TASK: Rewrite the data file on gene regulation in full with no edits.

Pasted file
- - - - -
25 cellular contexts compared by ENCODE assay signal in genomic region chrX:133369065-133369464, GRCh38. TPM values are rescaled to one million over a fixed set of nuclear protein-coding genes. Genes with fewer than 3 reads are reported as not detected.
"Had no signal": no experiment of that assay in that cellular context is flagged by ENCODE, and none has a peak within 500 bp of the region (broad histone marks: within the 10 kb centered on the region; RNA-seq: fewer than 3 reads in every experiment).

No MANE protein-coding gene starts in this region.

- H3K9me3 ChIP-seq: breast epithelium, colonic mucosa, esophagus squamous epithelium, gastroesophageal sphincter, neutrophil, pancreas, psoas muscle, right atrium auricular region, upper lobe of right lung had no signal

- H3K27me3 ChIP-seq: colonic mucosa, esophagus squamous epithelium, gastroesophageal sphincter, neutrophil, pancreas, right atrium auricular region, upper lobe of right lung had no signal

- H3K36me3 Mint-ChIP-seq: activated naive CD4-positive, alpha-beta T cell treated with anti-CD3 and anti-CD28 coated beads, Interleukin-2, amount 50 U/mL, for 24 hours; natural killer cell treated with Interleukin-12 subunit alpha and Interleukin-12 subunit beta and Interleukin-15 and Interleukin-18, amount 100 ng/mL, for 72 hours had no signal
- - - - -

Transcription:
25 cellular contexts compared by ENCODE assay signal in genomic region chrX:133369065-133369464, GRCh38. TPM values are rescaled to one million over a fixed set of nuclear protein-coding genes. Genes with fewer than 3 reads are reported as not detected.
"Had no signal": no experiment of that assay in that cellular context is flagged by ENCODE, and none has a peak within 500 bp of the region (broad histone marks: within the 10 kb centered on the region; RNA-seq: fewer than 3 reads in every experiment).

No MANE protein-coding gene starts in this region.

- H3K9me3 ChIP-seq: breast epithelium, colonic mucosa, esophagus squamous epithelium, gastroesophageal sphincter, neutrophil, pancreas, psoas muscle, right atrium auricular region, upper lobe of right lung had no signal

- H3K27me3 ChIP-seq: colonic mucosa, esophagus squamous epithelium, gastroesophageal sphincter, neutrophil, pancreas, right atrium auricular region, upper lobe of right lung had no signal

- H3K36me3 Mint-ChIP-seq: activated naive CD4-positive, alpha-beta T cell treated with anti-CD3 and anti-CD28 coated beads, Interleukin-2, amount 50 U/mL, for 24 hours; natural killer cell treated with Interleukin-12 subunit alpha and Interleukin-12 subunit beta and Interleukin-15 and Interleukin-18, amount 100 ng/mL, for 72 hours had no signal